The third of Stephen Deas’ series, published in 2011, The Order of the Scales continues the story of the Dragon Realms. Each book picks up immediately from where the last left off, solving the requisite cliff hanger with yet more twists and turns of scheming between the kings, queens, princes, dragons, alchemists and blood mages battling for power.
The titles of Deas’ series are a little bit arbitrary. Each is a feature of the book, but not as prominently so as you might imagine. More attention is paid to the gradually unravelling society of the realms as the plot twists and turns.
Writing a fantasy epic that continues straight on from book to book is incredibly difficult, particularly when the locations and characters are revisited. The former can be tricky to re-describe without slowing down the narrative and the latter have to be shaped by events. There is a little roughness to the shifts of the characters at times. Hyrkallan and Kemir both undergo shifts in attitude between The King of the Crags and The Order of the Scales, although in the case of Hyrkallan, this might seem more noticeable owing to the other narrative perspectives being employed around him. With Kemir, the change to bitter irritant in the first third of The Order of the Scales is more pronounced when compared to his previous persona. However his resulting change of circumstances’ also allows Deas to explore the lower tiers of his Dragon Realms’ society and as the book moves on, to spend more time journeying through its landscape. These are where The Order of the Scales brings an added dimension to the series, breathing life into a world which gradually evolves from being a series of locations into something more picturesque. Echoes of Melanie Rawn’s early (and best) work are starting to emerge alongside the more obvious comparisons to Mccaffrey’s Pern.
The political scheming set up in the first book and played out through one iteration in the second is now in full flow, transitioning into a high stakes game with more and more put on the table as each player seeks to deliver a killing blow. This is War of the Roses compressed into days and weeks, but with a savage difference. The hubris of Deas’ human nobles is to continually underestimate their oppressed and drugged dragons they rely on to enforce their will; slowly but surely their control is slipping away and we see it play out by inches in this third instalment.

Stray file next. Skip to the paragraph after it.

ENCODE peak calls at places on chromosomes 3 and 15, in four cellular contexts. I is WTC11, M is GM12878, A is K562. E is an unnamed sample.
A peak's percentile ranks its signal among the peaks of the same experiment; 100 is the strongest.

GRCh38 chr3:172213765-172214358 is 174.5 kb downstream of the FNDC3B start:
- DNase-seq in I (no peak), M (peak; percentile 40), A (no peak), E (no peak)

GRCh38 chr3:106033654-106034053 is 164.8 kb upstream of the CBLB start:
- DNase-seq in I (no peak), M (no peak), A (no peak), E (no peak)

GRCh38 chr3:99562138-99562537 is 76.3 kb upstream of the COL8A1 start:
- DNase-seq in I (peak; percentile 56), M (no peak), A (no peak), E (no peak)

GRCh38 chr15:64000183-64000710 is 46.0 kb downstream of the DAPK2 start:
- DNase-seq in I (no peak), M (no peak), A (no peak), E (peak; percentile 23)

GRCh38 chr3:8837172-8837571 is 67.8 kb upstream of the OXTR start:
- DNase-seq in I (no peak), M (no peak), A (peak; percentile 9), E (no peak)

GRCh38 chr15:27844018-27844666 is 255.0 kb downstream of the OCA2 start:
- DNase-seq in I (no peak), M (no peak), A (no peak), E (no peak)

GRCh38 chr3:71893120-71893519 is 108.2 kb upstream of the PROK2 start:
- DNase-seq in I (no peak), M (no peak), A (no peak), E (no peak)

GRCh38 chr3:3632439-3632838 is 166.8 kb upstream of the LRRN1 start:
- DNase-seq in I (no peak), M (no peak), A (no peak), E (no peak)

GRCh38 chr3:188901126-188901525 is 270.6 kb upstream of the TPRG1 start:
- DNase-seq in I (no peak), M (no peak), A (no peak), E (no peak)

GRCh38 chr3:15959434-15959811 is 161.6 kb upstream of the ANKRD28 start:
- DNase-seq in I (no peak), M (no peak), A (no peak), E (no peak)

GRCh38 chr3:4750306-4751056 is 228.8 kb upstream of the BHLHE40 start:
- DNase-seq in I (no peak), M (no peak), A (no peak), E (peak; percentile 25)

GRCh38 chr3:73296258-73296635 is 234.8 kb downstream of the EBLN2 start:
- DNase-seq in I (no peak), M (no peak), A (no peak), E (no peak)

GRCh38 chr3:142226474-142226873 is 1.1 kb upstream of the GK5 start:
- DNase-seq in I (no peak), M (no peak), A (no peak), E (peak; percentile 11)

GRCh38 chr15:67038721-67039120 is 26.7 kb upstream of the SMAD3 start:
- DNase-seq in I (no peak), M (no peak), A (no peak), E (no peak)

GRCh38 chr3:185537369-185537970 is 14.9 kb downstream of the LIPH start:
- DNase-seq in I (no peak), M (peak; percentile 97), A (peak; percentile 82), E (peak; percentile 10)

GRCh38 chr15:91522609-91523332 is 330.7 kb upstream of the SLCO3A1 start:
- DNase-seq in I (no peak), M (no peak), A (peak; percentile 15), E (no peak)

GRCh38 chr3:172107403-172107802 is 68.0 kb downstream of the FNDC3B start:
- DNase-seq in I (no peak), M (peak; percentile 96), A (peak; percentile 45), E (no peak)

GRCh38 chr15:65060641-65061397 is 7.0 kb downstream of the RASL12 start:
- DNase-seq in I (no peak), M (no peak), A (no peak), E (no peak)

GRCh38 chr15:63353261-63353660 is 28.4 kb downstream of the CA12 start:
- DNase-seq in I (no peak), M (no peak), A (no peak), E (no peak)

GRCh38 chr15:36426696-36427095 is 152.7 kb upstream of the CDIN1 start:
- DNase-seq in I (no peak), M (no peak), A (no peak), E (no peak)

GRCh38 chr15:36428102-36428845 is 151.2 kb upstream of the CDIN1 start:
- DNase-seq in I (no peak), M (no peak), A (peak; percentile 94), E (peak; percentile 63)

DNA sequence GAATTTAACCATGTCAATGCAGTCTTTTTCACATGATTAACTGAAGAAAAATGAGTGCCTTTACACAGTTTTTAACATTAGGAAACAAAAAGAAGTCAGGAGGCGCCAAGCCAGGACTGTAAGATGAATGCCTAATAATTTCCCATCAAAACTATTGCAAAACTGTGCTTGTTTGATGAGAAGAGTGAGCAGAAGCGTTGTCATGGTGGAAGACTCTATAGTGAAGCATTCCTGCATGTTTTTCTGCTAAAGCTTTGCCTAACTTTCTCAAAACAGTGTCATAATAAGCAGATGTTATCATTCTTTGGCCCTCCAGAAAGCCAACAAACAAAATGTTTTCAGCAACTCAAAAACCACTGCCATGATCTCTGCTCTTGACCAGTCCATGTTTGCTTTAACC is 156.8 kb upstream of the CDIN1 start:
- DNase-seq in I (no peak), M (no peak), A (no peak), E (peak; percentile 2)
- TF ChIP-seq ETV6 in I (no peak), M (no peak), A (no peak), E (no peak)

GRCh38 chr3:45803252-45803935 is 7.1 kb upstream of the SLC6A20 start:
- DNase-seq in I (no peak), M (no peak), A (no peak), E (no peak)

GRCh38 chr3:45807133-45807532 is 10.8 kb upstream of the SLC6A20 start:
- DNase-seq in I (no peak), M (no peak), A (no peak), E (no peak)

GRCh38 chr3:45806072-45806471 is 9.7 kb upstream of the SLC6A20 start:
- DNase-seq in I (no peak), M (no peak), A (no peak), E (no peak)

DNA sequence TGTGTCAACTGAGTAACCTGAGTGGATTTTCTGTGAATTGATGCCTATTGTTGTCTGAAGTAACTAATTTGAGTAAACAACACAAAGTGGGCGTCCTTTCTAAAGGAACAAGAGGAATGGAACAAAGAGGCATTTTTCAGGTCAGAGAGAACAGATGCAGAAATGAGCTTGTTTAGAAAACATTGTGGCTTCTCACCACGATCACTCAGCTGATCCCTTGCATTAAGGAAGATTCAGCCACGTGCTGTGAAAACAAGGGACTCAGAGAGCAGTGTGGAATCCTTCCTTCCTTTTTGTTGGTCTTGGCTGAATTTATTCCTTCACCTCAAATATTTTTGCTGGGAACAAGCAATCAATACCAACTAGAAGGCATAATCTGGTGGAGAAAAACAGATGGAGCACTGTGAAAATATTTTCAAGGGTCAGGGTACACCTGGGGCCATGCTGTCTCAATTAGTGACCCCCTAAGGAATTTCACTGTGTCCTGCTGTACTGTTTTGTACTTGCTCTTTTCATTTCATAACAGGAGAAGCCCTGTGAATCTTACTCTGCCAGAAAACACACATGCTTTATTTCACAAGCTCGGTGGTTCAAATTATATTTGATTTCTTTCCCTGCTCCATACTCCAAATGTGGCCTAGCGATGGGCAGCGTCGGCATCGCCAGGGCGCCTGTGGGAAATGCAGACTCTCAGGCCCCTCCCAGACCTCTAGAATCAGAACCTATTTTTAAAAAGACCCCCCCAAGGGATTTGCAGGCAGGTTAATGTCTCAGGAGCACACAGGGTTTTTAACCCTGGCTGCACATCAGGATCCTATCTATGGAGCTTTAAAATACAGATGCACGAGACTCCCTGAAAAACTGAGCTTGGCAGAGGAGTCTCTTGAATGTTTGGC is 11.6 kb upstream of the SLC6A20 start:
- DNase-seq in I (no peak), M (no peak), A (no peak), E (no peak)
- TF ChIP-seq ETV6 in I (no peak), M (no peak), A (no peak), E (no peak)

There is a continual use of italic thought tracking in the writing and this gets quite long in places, slowing the pace of the story. When this has been more restrained in the previous novels it’s been better. Deas also uses this to denote dragon telepathy conversations and the blend of each makes for an interesting depiction of how the creatures can intrude on the thoughts of his characters.
The Order of the Scales also hosts the most epic dragon battle I have ever had the fortune to read. Richard A. Knaak’s Legend of Huma pales by comparison as Deas delves into the gritty and terrifying rollercoaster of what such an event might be like. The aftermath is similarly devastating as we know the potions that keep the dragons docile are running out. Each scene of ruin is made more poignant by knowing the homeless and suffering are surrounded by beasts that may turn on them at any moment.
The conclusion when it comes has been set up for three books. The wreckage of the realms and the spill of destruction beyond akin to watching an epidemic gather pace. Deas has established and butchered his cast for these three books. Where he can go next will be intriguing to find out.
Written on 18th September 2015 by Allen Stroud.
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